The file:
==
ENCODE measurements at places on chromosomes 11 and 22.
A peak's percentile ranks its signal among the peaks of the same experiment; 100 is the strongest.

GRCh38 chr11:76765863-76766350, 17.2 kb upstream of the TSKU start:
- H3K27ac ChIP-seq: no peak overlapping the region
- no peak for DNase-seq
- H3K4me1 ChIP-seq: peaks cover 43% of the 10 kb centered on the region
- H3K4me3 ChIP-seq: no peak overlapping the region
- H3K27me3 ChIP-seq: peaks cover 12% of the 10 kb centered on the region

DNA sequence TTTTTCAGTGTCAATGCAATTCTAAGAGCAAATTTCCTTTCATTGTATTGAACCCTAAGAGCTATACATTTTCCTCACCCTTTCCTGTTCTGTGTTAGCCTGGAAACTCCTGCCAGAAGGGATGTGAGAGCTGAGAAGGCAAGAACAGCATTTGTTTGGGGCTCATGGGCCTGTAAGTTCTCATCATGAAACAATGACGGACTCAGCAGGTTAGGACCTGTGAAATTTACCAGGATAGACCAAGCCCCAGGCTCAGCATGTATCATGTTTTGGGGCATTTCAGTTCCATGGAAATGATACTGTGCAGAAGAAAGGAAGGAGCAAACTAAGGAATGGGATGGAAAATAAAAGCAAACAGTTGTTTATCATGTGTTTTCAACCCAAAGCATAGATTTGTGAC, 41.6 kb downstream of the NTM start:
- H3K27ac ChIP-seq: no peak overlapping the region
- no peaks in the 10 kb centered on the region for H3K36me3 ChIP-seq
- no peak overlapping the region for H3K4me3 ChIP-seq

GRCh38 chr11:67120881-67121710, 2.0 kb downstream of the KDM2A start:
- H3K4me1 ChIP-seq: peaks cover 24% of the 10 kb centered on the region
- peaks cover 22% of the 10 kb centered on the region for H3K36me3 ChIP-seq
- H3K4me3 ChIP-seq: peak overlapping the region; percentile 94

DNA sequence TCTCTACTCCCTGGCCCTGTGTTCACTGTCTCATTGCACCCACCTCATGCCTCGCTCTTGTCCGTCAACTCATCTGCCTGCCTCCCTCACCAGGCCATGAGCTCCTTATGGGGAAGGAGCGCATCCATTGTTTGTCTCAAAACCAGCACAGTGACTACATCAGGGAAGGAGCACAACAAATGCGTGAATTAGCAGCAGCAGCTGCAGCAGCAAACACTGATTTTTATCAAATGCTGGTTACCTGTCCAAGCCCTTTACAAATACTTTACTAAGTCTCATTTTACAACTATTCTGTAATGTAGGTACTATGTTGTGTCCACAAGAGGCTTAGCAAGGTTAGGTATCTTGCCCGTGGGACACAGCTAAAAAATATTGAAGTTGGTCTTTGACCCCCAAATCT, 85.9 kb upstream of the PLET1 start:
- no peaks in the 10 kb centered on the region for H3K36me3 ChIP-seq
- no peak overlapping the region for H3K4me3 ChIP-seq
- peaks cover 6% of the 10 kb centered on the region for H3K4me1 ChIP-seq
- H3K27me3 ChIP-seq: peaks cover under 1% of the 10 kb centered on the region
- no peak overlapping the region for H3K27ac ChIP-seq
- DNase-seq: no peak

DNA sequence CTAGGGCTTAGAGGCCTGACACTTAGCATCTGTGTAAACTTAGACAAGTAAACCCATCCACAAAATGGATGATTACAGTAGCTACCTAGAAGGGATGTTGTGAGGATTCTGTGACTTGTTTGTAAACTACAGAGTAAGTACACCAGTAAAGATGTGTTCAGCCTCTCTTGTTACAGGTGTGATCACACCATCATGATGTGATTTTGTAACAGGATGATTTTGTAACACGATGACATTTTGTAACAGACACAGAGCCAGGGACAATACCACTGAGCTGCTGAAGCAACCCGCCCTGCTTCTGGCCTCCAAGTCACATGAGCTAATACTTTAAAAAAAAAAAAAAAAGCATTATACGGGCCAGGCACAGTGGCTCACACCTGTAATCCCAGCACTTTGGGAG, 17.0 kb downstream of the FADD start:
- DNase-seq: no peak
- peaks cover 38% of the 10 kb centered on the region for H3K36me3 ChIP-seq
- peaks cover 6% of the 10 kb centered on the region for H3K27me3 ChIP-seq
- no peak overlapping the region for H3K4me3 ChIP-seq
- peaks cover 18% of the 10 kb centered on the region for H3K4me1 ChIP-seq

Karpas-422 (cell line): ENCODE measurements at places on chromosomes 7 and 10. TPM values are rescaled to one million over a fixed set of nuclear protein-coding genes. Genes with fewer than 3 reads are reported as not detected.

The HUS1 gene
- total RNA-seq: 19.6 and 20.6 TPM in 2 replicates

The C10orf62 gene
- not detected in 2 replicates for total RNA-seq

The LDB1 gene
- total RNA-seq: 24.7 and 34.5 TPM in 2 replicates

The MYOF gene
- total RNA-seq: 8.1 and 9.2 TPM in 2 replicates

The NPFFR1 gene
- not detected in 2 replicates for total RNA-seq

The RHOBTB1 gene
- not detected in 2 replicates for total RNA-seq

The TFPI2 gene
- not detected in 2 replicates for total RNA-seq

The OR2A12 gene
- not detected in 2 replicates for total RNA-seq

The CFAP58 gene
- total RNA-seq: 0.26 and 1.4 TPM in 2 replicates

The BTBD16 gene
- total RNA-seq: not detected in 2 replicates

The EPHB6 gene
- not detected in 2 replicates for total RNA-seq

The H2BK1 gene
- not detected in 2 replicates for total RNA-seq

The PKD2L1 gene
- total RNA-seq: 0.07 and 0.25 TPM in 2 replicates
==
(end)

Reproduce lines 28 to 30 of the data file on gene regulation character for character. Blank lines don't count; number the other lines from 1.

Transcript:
- no peak overlapping the region for H3K4me3 ChIP-seq
- peaks cover 18% of the 10 kb centered on the region for H3K4me1 ChIP-seq

Karpas-422 (cell line): ENCODE measurements at places on chromosomes 7 and 10. TPM values are rescaled to one million over a fixed set of nuclear protein-coding genes. Genes with fewer than 3 reads are reported as not detected.